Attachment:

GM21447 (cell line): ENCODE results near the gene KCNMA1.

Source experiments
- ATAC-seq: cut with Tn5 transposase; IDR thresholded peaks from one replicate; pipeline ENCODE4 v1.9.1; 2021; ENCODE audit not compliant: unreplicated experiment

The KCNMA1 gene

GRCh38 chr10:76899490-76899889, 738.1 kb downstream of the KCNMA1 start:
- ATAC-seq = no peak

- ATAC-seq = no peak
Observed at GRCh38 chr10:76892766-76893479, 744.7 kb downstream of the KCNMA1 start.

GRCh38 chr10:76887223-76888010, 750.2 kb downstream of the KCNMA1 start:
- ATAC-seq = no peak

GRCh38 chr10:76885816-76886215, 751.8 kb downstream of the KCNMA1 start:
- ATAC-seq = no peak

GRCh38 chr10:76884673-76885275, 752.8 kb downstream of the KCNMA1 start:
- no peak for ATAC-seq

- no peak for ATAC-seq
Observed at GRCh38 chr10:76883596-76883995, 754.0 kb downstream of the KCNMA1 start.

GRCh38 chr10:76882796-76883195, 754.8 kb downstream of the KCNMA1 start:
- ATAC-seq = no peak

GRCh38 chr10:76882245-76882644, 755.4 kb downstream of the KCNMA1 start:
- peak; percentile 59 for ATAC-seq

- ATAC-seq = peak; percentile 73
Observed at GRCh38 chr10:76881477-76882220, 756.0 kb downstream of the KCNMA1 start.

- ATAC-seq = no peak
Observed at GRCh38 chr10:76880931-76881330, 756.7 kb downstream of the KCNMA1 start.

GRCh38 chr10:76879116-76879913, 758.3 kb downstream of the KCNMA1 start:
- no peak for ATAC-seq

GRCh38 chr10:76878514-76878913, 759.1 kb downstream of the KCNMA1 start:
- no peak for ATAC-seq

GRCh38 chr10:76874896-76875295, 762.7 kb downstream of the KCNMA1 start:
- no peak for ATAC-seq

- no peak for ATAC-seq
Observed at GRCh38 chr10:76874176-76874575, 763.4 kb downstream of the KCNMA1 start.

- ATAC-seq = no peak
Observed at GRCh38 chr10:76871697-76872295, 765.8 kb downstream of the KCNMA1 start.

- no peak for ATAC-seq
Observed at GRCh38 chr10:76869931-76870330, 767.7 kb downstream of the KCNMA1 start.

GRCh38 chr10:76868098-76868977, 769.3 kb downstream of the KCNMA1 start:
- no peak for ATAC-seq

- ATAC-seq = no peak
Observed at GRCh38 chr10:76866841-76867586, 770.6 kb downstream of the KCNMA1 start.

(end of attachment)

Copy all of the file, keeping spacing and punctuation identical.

GM21447 (cell line): ENCODE results near the gene KCNMA1.

Source experiments
- ATAC-seq: cut with Tn5 transposase; IDR thresholded peaks from one replicate; pipeline ENCODE4 v1.9.1; 2021; ENCODE audit not compliant: unreplicated experiment

The KCNMA1 gene

GRCh38 chr10:76899490-76899889, 738.1 kb downstream of the KCNMA1 start:
- ATAC-seq = no peak

- ATAC-seq = no peak
Observed at GRCh38 chr10:76892766-76893479, 744.7 kb downstream of the KCNMA1 start.

GRCh38 chr10:76887223-76888010, 750.2 kb downstream of the KCNMA1 start:
- ATAC-seq = no peak

GRCh38 chr10:76885816-76886215, 751.8 kb downstream of the KCNMA1 start:
- ATAC-seq = no peak

GRCh38 chr10:76884673-76885275, 752.8 kb downstream of the KCNMA1 start:
- no peak for ATAC-seq

- no peak for ATAC-seq
Observed at GRCh38 chr10:76883596-76883995, 754.0 kb downstream of the KCNMA1 start.

GRCh38 chr10:76882796-76883195, 754.8 kb downstream of the KCNMA1 start:
- ATAC-seq = no peak

GRCh38 chr10:76882245-76882644, 755.4 kb downstream of the KCNMA1 start:
- peak; percentile 59 for ATAC-seq

- ATAC-seq = peak; percentile 73
Observed at GRCh38 chr10:76881477-76882220, 756.0 kb downstream of the KCNMA1 start.

- ATAC-seq = no peak
Observed at GRCh38 chr10:76880931-76881330, 756.7 kb downstream of the KCNMA1 start.

GRCh38 chr10:76879116-76879913, 758.3 kb downstream of the KCNMA1 start:
- no peak for ATAC-seq

GRCh38 chr10:76878514-76878913, 759.1 kb downstream of the KCNMA1 start:
- no peak for ATAC-seq

GRCh38 chr10:76874896-76875295, 762.7 kb downstream of the KCNMA1 start:
- no peak for ATAC-seq

- no peak for ATAC-seq
Observed at GRCh38 chr10:76874176-76874575, 763.4 kb downstream of the KCNMA1 start.

- ATAC-seq = no peak
Observed at GRCh38 chr10:76871697-76872295, 765.8 kb downstream of the KCNMA1 start.

- no peak for ATAC-seq
Observed at GRCh38 chr10:76869931-76870330, 767.7 kb downstream of the KCNMA1 start.

GRCh38 chr10:76868098-76868977, 769.3 kb downstream of the KCNMA1 start:
- no peak for ATAC-seq

- ATAC-seq = no peak
Observed at GRCh38 chr10:76866841-76867586, 770.6 kb downstream of the KCNMA1 start.